In our tough economic climate, employers – from small start-ups to major corporations – want to be sure that people are equipped to carry out the roles they need performed.
Sometimes this requires a specific qualification, but, often, particularly after graduation or once a person is already working, a short course that is relevant and specific is a far better indicator that the person has current skills than a qualification achieved years ago.
A short course normally takes anything between eight hours for a workshop to a few months to complete. The time varies, but what is normally needed is between eight and 120 hours of commitment from the person, although some are considerably longer. Today, many short courses are offered online, but there remains an ongoing interest in those that are presented face-to-face in groups because it is hard to match the interaction, collaboration and networking achieved this way.
In a recent review of the short courses that continue to attract enrolments on a face-to-face basis, the Independent Institute of Education’s key providers of short courses – Vega School and the Business School at Varsity College – confirmed that most students enrolled with the aim to ensure their skills were up to date and immediately applicable in the workplace, as it improved their career prospects.
There is a direct correlation between the demand for short courses and the corporate world’s demand that staff quickly take up a new role or responsibility. This is where short courses come into their own, as they give ambitious people what they need when they need it in an immediately implementable way.
There is no doubt that short courses are very much focused on career progression and new skills, and that few people have the personal resources or can get funded by their employers for “vanity courses” solely focused on personal growth. This is because of the state of the economy, but also because of the rapidly changing demands in the world of work.
Employers reward staff and seek new candidates who can demonstrate that they have achieved a solid grounding in a specific niche field, and that they are able to perform specific duties from the beginning.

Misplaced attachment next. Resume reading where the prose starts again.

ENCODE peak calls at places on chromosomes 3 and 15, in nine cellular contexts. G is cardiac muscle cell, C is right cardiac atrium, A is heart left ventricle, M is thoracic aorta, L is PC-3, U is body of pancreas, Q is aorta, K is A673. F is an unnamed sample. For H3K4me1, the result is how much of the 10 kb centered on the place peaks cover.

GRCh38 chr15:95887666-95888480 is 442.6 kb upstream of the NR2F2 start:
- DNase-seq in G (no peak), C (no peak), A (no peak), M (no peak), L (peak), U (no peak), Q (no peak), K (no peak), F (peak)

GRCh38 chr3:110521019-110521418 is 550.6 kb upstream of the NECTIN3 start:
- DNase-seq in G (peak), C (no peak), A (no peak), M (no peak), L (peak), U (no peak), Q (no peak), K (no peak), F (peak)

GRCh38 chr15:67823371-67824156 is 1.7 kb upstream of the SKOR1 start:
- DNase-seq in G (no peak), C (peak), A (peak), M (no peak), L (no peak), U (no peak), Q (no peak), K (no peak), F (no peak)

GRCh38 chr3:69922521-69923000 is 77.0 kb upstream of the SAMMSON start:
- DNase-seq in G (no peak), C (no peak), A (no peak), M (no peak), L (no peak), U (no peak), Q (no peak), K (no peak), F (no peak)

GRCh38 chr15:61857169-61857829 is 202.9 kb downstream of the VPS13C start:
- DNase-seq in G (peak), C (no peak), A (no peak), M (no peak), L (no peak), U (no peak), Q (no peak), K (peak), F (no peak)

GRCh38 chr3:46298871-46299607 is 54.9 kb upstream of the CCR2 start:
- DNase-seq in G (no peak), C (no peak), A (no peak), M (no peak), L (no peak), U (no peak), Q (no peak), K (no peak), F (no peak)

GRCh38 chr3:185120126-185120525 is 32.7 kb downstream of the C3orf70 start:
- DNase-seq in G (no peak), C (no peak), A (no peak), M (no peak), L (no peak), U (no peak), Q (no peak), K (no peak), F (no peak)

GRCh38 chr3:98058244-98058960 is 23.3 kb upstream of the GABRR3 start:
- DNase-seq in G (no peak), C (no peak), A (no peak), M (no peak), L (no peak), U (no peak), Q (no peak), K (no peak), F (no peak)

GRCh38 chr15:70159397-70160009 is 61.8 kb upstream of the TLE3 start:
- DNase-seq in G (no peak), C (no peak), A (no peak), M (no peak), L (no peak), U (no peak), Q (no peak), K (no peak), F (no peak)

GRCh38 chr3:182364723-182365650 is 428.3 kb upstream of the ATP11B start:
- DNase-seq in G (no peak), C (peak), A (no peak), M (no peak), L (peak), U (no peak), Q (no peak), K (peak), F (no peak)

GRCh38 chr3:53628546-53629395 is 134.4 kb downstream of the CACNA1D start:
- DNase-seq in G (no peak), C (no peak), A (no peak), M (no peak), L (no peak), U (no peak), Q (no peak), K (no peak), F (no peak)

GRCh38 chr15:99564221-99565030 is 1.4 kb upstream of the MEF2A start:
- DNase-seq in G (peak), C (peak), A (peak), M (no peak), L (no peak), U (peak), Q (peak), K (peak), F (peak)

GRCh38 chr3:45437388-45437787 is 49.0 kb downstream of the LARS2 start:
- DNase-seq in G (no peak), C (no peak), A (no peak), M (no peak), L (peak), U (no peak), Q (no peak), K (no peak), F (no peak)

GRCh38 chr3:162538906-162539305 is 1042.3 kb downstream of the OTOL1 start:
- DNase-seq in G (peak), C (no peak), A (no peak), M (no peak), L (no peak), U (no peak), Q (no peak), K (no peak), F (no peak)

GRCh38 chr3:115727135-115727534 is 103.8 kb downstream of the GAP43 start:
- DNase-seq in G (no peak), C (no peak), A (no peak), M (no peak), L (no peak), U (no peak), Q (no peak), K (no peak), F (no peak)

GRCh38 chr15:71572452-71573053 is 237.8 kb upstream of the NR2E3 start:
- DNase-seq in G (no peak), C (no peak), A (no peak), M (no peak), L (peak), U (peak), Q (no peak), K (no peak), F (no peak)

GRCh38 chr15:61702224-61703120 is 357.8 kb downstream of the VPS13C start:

Boosting your career or getting a foot in the door doesn’t always require full-time study over several years. Short courses are therefore a fantastic option for those people who need to upskill or wide-skill within a limited time; whose time to study is limited; or who need to demonstrate that they can meet a business need right away.
The most popular short courses at the moment are:
Short courses in business management remain very popular with those individuals who are progressing up the ladder at work and feel the need for a sound and quick exposure to key functional areas of responsibility for managers.
Many may go on to acquire more formal education or may already have a foundation that they are consolidating, but there is a strong correlation between workplace opportunities and enrolment in this short course.
In a tough economic environment, many existing managers and others recognise the potential that an ability to analyse and solve marketing challenges gives to achieving strategic advantage for business and for themselves.
Small business owners understand the need to market effectively, but do not always know how. Finally, those with a sales background find that a foundation in marketing is an effective way to increase their value to employers and enhance their earnings.
Given the complexity of virtually all environments, project management methodology continues to gain traction as a core competency for those who want to help move a company forward effectively and efficiently. There is broad recognition these days that project management is a skill set that can be taught and, if applied well, can result in success in difficult situations.
It is not surprising that this course, which gives core skills to those who are required to plan and complete projects in time and on budget, continues to be one of the most popular.
Supply chain and logistics management
Ever more managers understand that logistics and supply chains can make or break a growing business, so the demand for training in this core function continues to grow.
Brand management in a digital world
It is equally not at all surprising that several of the institute’s short courses that embrace technology for improved effectiveness are experiencing a surge in enrolments. These include short courses in digital brand strategy, desktop publishing and design, web design, copywriting for brands and gamification in brand building, as well as strategic brand leadership.
Companies that do not embrace these opportunities find that their grow will stall, while ever more people in small, medium and large businesses want the skills to manage their own brands in a digital world.
Kriel is general manager of the Independent Institute of Education, SA’s largest and most accredited private higher education provider